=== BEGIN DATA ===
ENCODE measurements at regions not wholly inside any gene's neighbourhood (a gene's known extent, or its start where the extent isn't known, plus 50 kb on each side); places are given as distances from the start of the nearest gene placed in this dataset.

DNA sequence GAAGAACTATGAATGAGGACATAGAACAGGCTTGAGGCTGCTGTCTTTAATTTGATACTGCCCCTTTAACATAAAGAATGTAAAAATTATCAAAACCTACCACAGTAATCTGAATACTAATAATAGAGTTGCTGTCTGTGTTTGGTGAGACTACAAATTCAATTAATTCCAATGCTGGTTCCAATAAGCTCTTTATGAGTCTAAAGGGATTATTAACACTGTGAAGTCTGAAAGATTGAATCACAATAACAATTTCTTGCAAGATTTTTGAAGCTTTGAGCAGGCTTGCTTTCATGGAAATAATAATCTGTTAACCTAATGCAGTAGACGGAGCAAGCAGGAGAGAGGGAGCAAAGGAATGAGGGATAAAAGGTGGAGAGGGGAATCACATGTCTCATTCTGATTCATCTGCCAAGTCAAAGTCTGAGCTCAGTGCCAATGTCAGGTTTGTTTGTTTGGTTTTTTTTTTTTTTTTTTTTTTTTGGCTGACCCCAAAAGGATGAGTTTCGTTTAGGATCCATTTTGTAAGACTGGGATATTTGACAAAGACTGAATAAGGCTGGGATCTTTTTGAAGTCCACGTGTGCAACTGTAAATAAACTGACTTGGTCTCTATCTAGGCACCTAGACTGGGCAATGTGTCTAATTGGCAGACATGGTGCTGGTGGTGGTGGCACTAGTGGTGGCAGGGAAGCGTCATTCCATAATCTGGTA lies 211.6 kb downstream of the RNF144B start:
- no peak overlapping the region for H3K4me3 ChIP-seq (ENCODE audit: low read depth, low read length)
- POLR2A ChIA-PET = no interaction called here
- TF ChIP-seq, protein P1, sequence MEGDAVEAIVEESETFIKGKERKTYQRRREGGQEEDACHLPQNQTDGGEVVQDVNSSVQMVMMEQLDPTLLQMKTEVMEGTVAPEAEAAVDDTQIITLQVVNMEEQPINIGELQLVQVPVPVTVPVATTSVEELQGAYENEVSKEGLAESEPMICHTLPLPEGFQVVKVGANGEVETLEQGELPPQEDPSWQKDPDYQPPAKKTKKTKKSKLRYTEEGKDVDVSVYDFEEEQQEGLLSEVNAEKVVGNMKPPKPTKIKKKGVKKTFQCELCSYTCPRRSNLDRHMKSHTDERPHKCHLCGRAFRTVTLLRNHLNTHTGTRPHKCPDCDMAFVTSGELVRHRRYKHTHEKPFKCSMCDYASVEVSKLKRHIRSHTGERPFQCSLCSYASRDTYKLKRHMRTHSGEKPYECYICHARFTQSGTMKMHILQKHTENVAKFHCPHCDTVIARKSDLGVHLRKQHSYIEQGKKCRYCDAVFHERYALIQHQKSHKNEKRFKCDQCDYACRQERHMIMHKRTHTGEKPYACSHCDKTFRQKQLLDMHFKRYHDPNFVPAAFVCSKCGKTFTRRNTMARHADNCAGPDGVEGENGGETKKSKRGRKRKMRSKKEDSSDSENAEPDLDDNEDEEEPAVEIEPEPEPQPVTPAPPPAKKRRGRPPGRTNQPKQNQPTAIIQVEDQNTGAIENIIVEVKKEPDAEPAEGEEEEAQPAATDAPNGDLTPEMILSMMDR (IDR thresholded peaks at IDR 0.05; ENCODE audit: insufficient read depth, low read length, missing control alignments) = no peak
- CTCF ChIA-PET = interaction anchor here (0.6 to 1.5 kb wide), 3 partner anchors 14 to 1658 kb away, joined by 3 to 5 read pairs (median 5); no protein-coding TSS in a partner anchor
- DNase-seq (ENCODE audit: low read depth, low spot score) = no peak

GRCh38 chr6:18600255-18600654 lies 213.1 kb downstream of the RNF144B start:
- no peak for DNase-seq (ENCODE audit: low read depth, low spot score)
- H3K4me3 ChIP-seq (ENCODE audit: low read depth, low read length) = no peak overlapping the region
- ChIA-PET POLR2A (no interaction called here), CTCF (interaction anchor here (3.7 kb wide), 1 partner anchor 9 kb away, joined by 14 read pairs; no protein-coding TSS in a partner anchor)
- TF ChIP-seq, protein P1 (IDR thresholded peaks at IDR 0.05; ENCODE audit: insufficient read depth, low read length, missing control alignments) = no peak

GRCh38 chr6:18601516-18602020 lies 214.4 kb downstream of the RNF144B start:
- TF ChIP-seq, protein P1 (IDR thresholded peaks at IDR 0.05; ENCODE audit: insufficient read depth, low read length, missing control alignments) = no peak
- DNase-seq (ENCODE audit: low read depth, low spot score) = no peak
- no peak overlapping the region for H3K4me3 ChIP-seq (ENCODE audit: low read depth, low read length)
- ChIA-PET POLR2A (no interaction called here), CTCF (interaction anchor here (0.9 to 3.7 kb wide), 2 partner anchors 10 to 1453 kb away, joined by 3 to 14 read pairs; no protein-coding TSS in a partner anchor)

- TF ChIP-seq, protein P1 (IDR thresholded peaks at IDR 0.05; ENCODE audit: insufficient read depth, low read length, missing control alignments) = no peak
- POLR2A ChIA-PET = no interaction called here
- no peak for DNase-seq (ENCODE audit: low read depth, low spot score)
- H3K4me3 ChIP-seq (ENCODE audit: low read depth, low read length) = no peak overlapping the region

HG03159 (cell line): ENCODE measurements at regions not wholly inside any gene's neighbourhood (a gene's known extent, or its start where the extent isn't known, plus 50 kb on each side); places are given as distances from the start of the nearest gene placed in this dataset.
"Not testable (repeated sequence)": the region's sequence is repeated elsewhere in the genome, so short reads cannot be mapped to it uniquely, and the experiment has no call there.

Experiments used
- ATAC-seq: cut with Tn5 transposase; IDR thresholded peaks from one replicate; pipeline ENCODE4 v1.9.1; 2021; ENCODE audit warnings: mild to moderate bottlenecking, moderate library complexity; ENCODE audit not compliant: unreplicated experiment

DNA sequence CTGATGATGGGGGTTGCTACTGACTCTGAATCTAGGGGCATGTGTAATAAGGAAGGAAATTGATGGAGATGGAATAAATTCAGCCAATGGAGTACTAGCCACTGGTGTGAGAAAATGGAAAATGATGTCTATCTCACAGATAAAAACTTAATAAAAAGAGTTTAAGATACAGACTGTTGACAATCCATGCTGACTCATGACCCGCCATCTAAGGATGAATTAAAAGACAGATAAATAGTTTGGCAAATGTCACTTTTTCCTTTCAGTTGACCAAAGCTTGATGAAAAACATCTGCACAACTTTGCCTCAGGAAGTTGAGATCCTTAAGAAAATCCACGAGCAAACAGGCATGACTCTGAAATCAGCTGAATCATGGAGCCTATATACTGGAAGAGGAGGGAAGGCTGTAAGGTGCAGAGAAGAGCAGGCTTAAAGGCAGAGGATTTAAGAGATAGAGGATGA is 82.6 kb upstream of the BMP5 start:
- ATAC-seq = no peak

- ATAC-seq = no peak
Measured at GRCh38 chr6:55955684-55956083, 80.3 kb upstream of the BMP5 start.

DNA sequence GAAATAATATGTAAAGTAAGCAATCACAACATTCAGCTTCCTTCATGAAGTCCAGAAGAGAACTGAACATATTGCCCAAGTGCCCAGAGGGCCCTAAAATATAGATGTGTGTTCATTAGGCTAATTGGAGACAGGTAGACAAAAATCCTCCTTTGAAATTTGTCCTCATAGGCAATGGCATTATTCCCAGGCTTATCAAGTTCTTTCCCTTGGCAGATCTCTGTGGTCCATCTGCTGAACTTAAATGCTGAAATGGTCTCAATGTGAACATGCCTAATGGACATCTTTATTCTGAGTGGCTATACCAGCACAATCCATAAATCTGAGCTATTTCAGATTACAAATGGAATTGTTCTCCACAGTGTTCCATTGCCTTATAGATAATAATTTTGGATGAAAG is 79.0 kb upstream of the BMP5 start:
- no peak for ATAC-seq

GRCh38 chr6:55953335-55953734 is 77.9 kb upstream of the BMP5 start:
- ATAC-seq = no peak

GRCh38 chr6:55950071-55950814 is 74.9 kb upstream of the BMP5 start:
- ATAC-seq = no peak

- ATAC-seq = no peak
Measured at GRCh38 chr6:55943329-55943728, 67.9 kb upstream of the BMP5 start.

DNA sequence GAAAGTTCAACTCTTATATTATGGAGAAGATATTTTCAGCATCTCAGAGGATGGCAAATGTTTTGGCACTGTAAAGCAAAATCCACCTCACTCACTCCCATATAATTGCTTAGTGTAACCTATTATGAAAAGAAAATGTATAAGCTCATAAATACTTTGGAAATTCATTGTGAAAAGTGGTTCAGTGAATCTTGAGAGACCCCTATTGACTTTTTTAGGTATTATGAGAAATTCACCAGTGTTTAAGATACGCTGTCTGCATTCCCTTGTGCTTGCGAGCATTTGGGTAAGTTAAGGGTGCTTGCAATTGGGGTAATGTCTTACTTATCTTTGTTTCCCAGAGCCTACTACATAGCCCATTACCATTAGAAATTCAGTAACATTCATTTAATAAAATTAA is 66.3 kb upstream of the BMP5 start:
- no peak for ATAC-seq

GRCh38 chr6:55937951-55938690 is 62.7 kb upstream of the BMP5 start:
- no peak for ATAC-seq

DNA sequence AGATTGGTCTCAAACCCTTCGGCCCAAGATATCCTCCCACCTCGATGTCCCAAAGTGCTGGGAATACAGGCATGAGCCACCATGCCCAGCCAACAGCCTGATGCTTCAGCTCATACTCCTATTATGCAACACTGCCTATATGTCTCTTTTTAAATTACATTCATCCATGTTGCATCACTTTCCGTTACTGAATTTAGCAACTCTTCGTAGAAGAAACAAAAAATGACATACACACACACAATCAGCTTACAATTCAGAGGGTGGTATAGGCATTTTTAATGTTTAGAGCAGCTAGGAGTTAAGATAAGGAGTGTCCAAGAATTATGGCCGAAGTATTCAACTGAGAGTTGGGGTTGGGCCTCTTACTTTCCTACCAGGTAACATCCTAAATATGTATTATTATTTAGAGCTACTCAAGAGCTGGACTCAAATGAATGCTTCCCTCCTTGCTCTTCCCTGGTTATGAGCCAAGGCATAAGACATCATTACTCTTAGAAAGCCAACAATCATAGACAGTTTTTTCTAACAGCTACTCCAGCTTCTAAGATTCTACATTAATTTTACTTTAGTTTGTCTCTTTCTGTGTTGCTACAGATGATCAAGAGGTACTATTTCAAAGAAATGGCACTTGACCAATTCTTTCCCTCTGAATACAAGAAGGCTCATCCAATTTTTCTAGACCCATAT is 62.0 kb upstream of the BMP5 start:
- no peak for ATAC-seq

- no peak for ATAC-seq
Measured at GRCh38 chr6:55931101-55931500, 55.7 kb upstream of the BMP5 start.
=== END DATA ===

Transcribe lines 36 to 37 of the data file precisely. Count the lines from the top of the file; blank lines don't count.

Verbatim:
- ATAC-seq = no peak
Measured at GRCh38 chr6:55943329-55943728, 67.9 kb upstream of the BMP5 start.